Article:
- They might disagree with the decision because they weren’t there to see the process and don’t realize the option they think would work better was discussed and dismissed. Explain why the idea they’re trying to push for wasn’t chosen.
- They might be opposed to the idea because it sounds like a lot of work and they’re tired and burnt out. That’s not a good place to be in emotionally, and should probably be addressed in general, but in this context — explaining the decision won’t do much. You need to explain why the work is worth it or how it will save time in the future, and what support they can expect while working on this project.
- They might be resentful simply because they feel they were left out of the decision making process itself. Apologize if necessary, and make an effort to include them next time. If there’s a good reason why they shouldn’t be included (and it better be good), tell them directly and give them time to accept that they’re not going to get what they want. Ask if there’s anything else you can do to make them feel included (e.g. invite them to comment on the design review document instead of participating in the meetings).
- They might have some other reason for dissent. Take the time to figure it out and address it directly.
Not everyone has to be in love with the idea, but you do have to make sure they’re aligned and will go with your decisions.
This is the time to stop attending a lot of preparation meetings and just do the work. You should still keep the team aligned on progress and smaller decisions through regular meetings or informal communication, but this is the part where you double down and write a whole bunch of code.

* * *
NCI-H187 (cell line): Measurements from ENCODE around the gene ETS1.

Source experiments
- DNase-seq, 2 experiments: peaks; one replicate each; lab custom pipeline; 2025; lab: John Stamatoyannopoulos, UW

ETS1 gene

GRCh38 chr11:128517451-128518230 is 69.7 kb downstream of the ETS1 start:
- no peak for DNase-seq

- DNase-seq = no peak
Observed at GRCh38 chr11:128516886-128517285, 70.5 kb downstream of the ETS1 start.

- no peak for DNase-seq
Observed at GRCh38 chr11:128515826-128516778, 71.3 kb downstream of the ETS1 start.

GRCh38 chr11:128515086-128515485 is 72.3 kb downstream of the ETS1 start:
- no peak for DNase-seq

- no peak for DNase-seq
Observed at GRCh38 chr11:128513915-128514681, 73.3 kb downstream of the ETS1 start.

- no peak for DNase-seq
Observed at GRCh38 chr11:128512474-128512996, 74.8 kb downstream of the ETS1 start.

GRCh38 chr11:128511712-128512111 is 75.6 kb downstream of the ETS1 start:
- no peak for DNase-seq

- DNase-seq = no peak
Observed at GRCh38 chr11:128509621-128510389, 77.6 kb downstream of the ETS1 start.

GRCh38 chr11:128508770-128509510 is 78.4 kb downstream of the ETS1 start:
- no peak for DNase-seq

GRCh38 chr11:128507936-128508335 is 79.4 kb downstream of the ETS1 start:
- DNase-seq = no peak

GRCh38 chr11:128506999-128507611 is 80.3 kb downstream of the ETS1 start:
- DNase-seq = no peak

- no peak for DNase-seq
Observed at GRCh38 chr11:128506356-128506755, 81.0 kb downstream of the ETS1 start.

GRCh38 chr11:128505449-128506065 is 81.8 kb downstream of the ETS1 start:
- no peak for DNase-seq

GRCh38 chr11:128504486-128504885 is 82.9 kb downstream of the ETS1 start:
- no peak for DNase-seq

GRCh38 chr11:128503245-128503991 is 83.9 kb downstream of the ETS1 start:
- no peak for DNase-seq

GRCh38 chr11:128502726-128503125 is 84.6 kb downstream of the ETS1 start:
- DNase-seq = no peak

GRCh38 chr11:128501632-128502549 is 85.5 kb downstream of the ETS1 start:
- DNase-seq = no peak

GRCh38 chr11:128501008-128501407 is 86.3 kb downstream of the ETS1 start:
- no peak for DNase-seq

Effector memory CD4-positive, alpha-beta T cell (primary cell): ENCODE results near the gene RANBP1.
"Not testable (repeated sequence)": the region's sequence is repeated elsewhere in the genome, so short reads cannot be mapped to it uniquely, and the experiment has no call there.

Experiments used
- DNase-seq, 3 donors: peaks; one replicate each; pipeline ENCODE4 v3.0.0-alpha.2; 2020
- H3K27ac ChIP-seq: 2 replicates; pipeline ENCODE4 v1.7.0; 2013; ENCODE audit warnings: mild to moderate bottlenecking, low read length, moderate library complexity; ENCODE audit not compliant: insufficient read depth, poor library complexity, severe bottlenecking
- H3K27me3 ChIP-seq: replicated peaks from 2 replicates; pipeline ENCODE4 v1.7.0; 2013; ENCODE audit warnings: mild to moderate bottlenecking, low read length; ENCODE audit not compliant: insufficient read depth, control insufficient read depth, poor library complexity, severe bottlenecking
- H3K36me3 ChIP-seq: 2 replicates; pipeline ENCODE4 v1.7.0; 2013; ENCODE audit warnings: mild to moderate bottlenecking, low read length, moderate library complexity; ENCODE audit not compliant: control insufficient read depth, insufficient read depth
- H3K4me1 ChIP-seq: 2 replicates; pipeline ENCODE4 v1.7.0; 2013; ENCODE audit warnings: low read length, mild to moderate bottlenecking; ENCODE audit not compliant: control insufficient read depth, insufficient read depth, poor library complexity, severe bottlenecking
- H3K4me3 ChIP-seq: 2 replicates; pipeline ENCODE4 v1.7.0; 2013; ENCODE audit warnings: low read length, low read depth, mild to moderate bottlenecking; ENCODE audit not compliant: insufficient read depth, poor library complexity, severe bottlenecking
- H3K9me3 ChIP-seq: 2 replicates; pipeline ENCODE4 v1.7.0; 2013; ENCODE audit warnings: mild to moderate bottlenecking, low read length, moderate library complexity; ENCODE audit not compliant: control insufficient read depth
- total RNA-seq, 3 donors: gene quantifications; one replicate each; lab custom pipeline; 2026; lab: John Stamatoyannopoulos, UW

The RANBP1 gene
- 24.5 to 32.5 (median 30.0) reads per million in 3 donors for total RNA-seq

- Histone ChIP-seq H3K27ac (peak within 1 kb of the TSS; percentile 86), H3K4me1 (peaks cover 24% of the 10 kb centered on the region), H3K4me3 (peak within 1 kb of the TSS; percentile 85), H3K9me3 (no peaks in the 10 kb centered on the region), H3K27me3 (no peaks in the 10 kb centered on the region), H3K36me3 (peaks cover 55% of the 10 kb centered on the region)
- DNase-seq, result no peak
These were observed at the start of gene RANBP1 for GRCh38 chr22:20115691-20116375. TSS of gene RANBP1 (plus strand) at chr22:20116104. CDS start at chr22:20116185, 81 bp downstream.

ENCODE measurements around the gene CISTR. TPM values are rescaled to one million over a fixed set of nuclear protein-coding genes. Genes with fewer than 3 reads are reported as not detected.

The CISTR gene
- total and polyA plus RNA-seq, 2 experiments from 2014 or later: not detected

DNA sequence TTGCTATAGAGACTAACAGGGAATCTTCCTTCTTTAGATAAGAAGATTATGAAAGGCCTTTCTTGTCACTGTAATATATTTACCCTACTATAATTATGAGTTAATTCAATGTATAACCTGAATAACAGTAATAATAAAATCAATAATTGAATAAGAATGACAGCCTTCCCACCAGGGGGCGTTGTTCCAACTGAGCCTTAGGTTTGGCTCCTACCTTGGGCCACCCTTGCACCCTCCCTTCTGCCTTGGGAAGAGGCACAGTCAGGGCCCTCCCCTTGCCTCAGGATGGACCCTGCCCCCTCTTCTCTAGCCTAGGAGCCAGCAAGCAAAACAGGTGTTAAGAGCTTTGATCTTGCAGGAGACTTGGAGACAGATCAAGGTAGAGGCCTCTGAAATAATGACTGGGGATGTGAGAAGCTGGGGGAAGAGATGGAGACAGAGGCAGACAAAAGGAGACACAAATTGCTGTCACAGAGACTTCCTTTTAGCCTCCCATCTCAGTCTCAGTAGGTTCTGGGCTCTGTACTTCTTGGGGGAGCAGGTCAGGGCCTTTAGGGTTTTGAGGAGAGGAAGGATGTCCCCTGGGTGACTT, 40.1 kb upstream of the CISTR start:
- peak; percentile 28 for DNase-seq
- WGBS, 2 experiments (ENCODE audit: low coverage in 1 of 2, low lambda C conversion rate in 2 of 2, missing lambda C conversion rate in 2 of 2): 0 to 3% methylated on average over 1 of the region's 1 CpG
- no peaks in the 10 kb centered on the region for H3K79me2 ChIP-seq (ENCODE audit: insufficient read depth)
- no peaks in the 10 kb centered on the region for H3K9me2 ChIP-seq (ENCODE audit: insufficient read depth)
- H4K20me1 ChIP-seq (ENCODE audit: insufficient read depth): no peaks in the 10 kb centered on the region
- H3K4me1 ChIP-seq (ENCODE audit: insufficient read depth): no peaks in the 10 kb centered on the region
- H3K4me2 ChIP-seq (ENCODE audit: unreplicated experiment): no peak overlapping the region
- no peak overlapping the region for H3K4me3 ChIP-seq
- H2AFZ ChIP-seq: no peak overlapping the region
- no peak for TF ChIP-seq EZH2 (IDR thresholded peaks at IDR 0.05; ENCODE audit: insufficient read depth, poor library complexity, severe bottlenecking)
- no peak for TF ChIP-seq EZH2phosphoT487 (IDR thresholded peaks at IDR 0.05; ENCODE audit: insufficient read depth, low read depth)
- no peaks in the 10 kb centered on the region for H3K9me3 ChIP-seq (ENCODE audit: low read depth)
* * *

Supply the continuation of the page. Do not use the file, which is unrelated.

When we’re done executing (some specific task, we’re never really done executing…) we need to take a step back and review how it went. Celebrate the success, review what went well and what could be improved and try to get better for the next time. Retro meetings are a common practice and shouldn’t be skipped. Candor and openness to different point of views are important for retro meetings as well — if we don’t feel safe to share our opinions we won’t be able to keep doing what went well and get better at what went not-so-well.
The importance of being agile
I’m sure there are a lot of engineers reading through the design review section scratching their heads and wondering how this fits into the agile framework. This process sounds way to time consuming for one-two-even four week sprints. I agree, it does.
One answer to this very understandable concern is that if a team has built trust in each other and in the process and are accustomed to working this way, the GSD wheel can turn faster, and the entire cycle can be completed in a few days.
The second answer is that this process should be reserved for Type 1 decisions which are hard and costly to reverse. For these decisions you should take a reasonable amount of time needed to make them correctly, even if it “wastes” a large chunk of the sprint.
- Radical Candor is about building relationships where the truth is welcome in order to get better quality results and improve personally.
- Radical Code Review is about giving solid technical feedback, unblocking as quickly as possible, and being respectful by approving with comments.
- Radical Design Review is about making the best possible decision by giving everyone on the team a voice and getting everyone on board with the chosen solution.
Way to go
I’m really impressed you made it this far, reading a post this long is quite a challenge and not to be taken for granted.
See what I did there? That was a radically candid compliment — clear and specific. And here’s something actionable for you: Clapping or leaving a comment would be extremely welcome!
Special thanks to Erel Sharf for pushing me on the design review section, this post would be much shorter without him 🙂